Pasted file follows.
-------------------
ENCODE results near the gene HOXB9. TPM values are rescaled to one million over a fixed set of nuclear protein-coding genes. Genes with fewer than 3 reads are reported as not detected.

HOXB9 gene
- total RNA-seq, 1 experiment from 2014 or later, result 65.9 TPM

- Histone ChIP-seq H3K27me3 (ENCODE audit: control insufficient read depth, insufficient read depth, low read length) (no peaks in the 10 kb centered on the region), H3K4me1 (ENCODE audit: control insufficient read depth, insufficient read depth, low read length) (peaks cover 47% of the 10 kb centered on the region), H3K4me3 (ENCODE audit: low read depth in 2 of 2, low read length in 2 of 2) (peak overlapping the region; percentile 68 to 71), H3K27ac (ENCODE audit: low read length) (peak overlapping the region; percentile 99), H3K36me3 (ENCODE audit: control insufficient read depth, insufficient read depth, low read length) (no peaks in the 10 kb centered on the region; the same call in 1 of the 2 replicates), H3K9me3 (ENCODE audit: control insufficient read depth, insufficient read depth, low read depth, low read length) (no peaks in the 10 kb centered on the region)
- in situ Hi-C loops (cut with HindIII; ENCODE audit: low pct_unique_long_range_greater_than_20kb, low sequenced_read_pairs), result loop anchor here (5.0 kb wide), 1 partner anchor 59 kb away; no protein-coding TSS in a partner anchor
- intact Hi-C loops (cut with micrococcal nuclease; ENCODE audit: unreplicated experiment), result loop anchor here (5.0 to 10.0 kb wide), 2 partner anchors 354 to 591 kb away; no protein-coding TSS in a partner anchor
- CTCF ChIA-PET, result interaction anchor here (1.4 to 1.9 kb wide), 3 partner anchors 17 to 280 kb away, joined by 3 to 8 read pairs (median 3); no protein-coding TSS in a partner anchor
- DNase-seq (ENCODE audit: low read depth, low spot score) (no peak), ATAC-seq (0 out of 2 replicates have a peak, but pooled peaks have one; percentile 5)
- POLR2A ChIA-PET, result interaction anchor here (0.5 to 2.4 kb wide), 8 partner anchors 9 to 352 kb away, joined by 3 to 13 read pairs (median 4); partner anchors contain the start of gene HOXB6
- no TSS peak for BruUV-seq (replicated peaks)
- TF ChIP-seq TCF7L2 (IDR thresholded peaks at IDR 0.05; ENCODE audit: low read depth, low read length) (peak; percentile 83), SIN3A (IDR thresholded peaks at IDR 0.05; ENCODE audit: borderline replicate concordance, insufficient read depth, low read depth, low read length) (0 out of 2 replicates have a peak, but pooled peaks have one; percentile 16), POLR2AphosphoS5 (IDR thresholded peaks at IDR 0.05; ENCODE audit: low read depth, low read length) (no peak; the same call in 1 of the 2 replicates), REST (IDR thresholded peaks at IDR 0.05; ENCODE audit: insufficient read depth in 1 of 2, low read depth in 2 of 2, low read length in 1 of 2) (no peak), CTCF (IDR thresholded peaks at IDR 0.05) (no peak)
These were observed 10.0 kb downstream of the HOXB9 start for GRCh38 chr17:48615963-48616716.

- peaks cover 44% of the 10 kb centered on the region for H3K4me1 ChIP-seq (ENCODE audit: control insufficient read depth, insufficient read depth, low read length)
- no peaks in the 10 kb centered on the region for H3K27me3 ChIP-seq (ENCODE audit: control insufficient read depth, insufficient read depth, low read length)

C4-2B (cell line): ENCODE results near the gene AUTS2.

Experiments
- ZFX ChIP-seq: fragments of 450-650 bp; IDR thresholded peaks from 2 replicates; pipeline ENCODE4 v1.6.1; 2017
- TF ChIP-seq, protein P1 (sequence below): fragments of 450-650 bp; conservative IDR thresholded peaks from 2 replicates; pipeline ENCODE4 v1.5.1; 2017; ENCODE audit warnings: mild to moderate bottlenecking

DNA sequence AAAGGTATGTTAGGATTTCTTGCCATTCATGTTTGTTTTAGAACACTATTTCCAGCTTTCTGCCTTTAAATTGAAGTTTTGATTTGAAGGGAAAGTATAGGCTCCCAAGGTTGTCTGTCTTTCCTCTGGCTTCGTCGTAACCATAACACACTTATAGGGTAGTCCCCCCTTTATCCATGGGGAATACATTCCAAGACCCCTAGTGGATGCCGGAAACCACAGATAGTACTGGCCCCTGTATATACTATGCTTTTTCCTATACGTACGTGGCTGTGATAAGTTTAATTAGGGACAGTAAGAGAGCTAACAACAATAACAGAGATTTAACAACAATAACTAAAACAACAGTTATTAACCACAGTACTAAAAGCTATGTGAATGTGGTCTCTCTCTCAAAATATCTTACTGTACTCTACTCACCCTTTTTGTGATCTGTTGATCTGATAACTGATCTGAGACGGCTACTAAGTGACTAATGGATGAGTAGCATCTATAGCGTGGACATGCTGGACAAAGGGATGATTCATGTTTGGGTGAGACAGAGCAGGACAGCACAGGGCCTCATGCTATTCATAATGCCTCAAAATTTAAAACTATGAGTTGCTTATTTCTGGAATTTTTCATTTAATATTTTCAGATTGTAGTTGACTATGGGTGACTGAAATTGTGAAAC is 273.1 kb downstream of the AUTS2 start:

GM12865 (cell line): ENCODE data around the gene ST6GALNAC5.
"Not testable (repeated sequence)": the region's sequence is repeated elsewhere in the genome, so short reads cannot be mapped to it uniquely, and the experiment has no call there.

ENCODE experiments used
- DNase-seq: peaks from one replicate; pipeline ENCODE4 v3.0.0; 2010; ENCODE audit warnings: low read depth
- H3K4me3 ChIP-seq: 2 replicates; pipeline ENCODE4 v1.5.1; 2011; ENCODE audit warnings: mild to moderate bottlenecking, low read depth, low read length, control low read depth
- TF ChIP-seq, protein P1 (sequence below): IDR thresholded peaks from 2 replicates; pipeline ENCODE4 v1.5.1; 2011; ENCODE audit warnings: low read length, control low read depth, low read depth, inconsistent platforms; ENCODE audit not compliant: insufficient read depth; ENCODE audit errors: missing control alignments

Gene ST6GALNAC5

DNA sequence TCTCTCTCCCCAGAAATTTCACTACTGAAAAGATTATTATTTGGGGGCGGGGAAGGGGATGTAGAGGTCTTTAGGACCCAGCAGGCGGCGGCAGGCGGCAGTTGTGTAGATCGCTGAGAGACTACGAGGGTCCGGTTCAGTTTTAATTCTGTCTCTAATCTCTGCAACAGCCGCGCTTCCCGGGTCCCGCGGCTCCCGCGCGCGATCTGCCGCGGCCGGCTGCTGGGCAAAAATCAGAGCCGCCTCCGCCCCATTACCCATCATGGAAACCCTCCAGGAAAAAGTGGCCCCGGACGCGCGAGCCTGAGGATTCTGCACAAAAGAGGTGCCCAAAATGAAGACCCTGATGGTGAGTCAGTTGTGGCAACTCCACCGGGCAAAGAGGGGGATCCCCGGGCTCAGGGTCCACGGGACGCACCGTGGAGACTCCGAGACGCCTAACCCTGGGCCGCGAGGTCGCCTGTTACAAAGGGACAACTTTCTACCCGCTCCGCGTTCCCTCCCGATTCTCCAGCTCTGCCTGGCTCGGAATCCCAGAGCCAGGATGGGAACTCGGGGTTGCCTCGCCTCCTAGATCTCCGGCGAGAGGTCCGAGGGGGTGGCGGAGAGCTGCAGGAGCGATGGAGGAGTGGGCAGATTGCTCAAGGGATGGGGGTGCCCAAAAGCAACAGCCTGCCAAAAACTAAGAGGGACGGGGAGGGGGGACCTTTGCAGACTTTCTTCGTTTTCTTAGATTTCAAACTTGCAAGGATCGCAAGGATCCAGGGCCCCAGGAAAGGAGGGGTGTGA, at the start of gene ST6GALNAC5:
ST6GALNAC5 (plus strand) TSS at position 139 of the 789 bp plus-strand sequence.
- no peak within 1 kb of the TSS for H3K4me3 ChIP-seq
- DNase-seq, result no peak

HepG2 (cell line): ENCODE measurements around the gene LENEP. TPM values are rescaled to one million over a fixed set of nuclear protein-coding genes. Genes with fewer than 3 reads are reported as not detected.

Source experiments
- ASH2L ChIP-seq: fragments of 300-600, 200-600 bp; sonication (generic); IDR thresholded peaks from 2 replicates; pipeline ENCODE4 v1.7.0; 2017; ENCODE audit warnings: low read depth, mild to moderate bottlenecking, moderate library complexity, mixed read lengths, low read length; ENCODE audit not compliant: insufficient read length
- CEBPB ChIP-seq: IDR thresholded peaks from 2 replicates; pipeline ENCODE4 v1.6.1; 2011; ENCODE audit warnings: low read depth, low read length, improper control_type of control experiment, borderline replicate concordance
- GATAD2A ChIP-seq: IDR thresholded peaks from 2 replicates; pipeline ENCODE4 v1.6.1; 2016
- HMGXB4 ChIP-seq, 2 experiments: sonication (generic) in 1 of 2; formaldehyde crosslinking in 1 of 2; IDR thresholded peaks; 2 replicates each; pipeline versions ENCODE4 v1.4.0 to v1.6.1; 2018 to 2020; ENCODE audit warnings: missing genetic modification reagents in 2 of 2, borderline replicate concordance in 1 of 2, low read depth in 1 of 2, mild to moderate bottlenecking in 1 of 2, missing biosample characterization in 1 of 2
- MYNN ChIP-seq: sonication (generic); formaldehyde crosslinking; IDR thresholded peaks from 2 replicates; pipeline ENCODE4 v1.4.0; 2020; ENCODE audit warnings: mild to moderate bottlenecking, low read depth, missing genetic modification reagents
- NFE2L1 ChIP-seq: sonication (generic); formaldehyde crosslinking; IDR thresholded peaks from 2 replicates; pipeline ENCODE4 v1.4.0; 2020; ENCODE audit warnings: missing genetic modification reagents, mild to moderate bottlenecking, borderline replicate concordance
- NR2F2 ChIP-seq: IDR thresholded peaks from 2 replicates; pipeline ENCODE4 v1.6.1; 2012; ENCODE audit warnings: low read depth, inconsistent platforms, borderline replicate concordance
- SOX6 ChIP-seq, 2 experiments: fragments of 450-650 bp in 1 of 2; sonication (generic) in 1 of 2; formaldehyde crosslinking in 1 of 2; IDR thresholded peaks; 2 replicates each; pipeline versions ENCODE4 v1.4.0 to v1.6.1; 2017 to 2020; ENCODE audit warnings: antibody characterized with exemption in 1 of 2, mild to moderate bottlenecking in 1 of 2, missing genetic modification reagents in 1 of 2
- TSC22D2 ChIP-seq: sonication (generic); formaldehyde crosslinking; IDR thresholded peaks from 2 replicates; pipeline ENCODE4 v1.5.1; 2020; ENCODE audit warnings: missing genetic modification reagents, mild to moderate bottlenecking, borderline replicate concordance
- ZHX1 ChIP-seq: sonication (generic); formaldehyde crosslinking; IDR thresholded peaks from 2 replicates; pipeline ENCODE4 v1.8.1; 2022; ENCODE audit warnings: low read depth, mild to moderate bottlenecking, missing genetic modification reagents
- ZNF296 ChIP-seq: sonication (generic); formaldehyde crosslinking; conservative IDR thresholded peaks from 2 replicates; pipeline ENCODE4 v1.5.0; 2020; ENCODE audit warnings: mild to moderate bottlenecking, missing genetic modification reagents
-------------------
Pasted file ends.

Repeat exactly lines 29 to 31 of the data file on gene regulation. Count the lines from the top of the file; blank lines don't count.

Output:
- no peak within 1 kb of the TSS for H3K4me3 ChIP-seq
- DNase-seq, result no peak

HepG2 (cell line): ENCODE measurements around the gene LENEP. TPM values are rescaled to one million over a fixed set of nuclear protein-coding genes. Genes with fewer than 3 reads are reported as not detected.